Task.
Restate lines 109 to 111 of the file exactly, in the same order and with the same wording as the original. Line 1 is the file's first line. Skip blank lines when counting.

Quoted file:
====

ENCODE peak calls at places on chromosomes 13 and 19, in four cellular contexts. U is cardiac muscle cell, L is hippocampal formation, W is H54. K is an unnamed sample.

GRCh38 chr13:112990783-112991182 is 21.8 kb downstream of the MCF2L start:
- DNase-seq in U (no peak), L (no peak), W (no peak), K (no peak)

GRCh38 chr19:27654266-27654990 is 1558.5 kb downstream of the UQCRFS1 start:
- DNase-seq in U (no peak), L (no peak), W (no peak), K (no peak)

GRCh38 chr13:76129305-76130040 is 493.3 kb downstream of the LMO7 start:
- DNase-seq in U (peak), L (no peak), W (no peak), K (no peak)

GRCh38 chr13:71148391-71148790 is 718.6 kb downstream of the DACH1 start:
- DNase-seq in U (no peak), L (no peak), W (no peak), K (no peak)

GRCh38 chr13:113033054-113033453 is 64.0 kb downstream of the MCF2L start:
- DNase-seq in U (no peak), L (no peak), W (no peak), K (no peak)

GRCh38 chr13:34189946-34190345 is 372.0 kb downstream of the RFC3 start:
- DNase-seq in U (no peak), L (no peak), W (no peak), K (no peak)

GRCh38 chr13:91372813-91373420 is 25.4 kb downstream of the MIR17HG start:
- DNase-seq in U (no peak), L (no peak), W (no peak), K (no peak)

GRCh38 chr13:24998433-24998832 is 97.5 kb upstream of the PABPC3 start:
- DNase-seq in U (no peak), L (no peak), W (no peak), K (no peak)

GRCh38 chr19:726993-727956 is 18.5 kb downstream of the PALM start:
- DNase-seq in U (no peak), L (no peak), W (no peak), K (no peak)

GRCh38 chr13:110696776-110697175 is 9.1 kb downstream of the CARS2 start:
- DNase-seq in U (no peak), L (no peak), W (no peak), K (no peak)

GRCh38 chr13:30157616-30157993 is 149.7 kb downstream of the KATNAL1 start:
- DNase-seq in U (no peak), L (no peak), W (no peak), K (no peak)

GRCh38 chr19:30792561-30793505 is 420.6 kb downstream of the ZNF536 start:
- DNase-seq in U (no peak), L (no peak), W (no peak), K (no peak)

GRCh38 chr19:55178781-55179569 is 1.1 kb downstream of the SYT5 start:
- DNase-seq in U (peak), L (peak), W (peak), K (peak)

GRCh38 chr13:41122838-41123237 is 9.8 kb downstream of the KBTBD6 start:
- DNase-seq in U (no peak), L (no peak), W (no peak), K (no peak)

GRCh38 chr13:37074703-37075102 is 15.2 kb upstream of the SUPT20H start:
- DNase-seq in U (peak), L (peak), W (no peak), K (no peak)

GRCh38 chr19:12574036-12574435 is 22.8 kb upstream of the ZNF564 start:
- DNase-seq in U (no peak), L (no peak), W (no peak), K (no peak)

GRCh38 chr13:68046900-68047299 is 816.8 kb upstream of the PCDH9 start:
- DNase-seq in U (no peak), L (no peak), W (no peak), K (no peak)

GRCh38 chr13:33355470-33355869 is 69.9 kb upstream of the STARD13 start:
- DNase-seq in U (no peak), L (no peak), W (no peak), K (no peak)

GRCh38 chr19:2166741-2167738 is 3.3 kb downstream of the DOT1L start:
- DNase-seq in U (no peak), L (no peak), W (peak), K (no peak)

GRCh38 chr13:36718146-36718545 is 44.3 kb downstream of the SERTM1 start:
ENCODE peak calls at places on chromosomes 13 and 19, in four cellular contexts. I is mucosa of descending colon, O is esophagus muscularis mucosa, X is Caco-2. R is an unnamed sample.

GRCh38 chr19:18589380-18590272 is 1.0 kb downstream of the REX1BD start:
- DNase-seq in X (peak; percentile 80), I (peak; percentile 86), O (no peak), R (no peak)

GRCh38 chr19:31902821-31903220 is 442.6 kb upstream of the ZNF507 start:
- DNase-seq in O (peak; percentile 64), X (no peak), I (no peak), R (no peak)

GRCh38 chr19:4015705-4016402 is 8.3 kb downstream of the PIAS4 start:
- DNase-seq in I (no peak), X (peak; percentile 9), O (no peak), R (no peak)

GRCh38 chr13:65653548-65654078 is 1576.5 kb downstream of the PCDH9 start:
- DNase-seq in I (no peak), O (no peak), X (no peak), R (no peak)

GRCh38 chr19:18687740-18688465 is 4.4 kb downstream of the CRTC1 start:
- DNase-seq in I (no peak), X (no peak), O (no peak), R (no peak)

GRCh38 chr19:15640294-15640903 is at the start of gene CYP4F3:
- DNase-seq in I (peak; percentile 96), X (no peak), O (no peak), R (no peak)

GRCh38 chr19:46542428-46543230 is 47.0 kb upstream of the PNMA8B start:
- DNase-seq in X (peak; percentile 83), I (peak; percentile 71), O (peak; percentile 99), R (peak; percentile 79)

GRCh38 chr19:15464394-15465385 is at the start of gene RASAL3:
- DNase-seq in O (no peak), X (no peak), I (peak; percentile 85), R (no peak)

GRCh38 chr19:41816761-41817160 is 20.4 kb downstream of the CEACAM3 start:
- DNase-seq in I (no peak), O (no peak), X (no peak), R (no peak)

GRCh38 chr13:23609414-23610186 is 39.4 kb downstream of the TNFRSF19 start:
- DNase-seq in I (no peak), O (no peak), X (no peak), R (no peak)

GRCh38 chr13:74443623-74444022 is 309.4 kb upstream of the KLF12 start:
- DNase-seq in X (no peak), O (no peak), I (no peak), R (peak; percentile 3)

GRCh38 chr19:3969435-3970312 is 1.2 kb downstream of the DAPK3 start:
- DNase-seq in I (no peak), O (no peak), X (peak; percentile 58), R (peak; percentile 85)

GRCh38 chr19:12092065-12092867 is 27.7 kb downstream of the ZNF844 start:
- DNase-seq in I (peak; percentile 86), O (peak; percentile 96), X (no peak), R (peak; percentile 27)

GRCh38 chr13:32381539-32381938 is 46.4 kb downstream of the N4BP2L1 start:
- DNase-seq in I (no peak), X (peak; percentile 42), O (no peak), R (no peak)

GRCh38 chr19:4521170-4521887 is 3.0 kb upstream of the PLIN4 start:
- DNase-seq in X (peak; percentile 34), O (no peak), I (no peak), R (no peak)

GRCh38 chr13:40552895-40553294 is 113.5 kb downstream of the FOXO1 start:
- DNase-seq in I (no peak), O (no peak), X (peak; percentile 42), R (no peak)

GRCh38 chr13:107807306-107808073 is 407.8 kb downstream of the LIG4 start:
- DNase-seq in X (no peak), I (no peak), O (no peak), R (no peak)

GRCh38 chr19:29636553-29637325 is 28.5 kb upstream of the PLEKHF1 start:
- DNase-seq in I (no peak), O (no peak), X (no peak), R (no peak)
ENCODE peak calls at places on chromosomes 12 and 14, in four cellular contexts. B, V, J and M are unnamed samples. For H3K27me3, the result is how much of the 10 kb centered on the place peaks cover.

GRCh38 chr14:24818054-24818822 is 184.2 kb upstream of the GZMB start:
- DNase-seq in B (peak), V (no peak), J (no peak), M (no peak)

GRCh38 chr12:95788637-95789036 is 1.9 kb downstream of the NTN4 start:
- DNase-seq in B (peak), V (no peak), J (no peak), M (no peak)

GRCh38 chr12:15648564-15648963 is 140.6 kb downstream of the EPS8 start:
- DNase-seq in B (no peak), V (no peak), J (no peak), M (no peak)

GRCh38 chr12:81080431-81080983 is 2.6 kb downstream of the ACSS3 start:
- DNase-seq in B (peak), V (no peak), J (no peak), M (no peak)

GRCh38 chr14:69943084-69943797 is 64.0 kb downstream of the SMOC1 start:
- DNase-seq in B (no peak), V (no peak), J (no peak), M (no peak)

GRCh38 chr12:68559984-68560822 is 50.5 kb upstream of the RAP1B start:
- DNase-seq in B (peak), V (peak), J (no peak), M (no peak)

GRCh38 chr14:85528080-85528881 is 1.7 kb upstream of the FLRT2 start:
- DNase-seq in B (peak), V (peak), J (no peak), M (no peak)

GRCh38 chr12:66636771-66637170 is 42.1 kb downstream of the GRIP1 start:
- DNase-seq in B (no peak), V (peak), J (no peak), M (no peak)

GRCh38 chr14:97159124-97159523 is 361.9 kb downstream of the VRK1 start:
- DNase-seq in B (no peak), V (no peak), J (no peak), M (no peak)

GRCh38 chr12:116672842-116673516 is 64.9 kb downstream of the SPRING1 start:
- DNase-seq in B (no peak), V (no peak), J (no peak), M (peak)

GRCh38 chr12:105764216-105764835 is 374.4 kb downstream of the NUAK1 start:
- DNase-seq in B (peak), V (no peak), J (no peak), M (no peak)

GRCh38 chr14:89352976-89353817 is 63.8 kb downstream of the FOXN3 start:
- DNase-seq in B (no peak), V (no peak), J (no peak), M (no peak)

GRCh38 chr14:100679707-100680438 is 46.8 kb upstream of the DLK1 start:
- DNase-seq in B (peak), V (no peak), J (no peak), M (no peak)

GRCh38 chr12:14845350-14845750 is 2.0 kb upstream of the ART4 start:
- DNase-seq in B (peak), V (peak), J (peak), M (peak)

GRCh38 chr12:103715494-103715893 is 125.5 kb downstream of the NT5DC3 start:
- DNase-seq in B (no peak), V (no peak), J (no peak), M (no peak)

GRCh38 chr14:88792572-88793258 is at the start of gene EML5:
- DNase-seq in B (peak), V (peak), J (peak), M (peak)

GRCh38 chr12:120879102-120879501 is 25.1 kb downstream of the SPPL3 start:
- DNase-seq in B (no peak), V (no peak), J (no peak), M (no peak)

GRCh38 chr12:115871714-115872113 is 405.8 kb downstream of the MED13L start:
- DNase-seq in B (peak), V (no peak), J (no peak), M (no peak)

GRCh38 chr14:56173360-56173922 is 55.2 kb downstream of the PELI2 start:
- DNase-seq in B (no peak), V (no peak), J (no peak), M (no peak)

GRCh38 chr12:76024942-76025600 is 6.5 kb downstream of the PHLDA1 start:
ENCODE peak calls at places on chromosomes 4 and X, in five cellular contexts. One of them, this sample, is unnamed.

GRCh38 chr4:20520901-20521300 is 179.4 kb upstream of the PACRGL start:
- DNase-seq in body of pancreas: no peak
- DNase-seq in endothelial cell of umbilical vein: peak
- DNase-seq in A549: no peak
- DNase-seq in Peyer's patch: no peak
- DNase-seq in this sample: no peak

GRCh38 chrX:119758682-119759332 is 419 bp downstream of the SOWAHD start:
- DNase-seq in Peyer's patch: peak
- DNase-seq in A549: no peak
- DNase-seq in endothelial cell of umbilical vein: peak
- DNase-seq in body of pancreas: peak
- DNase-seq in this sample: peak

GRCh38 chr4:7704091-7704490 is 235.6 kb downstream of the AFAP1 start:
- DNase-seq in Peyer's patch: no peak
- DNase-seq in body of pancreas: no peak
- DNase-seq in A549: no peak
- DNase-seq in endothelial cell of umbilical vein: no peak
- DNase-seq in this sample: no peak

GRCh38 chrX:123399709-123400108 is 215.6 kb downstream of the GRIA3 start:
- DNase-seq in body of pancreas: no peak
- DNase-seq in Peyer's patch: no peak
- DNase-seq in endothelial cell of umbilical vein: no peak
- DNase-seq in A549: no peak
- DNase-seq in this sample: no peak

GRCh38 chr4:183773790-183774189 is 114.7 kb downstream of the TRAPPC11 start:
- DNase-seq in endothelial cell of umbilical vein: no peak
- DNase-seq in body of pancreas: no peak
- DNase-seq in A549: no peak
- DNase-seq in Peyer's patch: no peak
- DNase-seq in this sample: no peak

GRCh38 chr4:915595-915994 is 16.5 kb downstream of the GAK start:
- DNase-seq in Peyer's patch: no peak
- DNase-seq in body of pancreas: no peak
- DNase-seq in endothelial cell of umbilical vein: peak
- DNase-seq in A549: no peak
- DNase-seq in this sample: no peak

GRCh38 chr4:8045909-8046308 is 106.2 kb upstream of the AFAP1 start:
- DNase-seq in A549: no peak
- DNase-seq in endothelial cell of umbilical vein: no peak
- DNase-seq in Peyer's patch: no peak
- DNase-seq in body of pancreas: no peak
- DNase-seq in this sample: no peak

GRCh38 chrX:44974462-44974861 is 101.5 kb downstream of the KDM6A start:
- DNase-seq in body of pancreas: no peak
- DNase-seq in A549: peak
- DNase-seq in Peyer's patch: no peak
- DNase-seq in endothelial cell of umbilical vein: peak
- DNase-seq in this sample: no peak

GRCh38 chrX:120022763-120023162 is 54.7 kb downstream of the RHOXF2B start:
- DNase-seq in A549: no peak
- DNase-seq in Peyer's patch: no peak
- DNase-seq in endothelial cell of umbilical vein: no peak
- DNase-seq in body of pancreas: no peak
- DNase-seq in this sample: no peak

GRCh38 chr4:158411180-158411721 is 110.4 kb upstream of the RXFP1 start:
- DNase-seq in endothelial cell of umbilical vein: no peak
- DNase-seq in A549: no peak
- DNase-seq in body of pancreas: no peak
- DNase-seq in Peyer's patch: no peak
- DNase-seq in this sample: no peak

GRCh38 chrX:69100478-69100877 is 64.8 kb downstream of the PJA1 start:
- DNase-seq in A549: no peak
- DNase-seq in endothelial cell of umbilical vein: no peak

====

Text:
GRCh38 chr14:88792572-88793258 is at the start of gene EML5:
- DNase-seq in B (peak), V (peak), J (peak), M (peak)

GRCh38 chr12:120879102-120879501 is 25.1 kb downstream of the SPPL3 start: